# Combining Pentatonic Shapes

Hello everyone! Welcome back! In the last lesson we talked about major scales and different ways to learn the neck. This time I'm going to show you a more modern approah to learning pentatonic/blues scales. We are going to combine the conventional pentatonic shapes together for more three note per string ideas. This should get you out of the old school approach to pentatonics.

Look at the first two shapes in Em pentatonic (E, G, A, B, D). The first one is in the 12th position and the second one is in the 7th position. All i did was combine the shapes together from the regular two note per string pentatonics. If you look at the first two patterns, you will notice three notes on one string then one note on the next string, three notes then one, etc. You can work out many other ways to play these; this is just one example. Try this on the whole neck. Let me give you some lines you can use this idea with.

Example 1 - This is a cool string skipping lick i like to use in Em pentatonic. We are only playing on the 1st, 3rd and 5th strings. Notice the lick is played with hammer-ons and pull-offs. But I really encourage you also to play the example picking all the notes. Make sure to follow the fingerings, and try moving this around the neck.

MP3 - Example 1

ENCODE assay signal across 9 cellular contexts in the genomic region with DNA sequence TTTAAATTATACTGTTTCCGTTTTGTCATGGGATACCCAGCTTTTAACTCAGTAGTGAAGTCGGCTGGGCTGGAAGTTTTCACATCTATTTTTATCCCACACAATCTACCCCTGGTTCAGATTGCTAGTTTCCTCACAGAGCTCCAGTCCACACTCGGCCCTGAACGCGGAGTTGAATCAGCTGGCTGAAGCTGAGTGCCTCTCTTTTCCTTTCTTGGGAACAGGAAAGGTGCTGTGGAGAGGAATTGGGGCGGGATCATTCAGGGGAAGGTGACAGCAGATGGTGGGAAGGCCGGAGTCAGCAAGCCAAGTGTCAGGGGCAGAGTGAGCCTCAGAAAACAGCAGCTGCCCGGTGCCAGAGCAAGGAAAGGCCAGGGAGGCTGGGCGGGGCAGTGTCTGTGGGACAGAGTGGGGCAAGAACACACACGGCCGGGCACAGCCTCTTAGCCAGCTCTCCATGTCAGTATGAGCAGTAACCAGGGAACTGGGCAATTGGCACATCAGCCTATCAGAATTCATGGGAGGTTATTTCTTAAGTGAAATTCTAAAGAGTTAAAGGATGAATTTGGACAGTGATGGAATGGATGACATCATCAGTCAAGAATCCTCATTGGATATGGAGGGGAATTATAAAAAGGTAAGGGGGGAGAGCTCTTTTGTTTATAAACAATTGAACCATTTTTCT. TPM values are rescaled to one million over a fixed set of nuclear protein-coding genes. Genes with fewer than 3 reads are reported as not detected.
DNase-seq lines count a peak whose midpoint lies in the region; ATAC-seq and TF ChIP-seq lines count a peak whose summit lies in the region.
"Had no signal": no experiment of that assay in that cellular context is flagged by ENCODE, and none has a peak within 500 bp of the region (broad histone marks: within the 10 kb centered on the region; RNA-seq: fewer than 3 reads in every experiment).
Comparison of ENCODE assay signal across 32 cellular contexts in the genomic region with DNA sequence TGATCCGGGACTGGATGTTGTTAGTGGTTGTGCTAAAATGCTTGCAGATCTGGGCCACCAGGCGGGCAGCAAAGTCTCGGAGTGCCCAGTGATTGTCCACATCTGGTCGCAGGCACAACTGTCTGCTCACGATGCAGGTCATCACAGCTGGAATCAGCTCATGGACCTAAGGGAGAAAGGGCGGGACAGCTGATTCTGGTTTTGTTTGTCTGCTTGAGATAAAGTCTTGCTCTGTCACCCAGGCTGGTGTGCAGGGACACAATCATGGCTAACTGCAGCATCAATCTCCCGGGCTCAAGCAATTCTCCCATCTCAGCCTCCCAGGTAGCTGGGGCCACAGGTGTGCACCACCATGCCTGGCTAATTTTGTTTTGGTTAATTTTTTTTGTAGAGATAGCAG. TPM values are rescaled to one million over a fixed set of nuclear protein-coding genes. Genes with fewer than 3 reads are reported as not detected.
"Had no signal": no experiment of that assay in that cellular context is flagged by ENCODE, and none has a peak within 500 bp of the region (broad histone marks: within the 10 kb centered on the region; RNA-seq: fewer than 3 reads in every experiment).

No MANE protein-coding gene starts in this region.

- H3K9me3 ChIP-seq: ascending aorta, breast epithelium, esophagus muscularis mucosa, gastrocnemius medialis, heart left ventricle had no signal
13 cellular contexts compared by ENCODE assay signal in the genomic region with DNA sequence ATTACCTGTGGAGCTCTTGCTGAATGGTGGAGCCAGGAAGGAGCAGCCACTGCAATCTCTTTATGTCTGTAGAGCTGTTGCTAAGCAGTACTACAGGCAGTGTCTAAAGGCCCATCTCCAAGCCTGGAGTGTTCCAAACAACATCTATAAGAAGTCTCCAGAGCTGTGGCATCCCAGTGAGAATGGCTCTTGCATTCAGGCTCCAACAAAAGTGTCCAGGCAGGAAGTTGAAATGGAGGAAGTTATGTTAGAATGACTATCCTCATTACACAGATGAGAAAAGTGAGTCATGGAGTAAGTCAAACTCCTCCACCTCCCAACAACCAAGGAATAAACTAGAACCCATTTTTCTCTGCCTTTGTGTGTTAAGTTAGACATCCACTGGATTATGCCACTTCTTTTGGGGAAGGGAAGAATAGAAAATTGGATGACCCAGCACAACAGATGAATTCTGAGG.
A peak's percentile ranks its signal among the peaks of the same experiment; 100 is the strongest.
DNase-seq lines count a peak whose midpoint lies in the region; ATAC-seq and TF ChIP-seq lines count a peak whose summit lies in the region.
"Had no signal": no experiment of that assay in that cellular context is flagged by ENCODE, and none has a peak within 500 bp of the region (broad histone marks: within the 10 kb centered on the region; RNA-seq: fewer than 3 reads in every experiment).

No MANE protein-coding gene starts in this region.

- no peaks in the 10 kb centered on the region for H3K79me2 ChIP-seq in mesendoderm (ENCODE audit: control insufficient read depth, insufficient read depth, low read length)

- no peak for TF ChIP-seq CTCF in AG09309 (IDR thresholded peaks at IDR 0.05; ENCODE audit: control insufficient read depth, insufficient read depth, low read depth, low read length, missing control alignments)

Example 2 - Here's a three octave Bm pentatonic idea (B, D, E, F#, A). We are just playing the scale across the neck, five notes at a time. By playing the scale this way we can fly across the fretboard real easily. Also, try playing this descending, and figure out the other positions to play the scale. Alternate pick this one too..

MP3 - Example 2

Example 3 - Here we have a pattern moving down the neck in groups of five notes. This is a little less common than, say , groups of four or six notes. We are in Em pentatonic here. Make sure you play this slowly and evenly, then gradually build up speed. I hope you have your metronome or drum machine on.

MP3 - Example 3

Example 4 - Now a little change of pace. This is a blues/fusion type lick. This is based on the D minor pentatonic/blues scale (D, F, G, Ab, A, C), with the added Major 6th - B, and the Major 3rd - F#. This is somthing i like to do to spice up pentatonics - add other notes to it, like the 3rd and 6th, etc. Try adding passing tones to the scales; you can get some cool sounds. Make sure you experiment.

MP3 - Example 4

Okay, now I will leave you with some blues scale shapes in different positions, using the same concepts. We only scratched the surface on this, so It's important to make up different patterns on your own. This will really help to learn your neck. Also, do this in all keys.

Don't forget, if you have any questions, feel free to email me. Stop by mikecampese.com for upcoming releases, etc. Check out my CDs "Full Circle" and "Total Freedom", and the other CDs on this site, if you have not yet.

Mike Campese is an all-around music performer, session artist and teacher competent in many musical styles, electric and acoustic. He has studied at G.I.T. (Honors Graduate), and with Paul Gilbert, Norman Brown, Stanley Jordan, Scott Henderson and Keith Wyatt.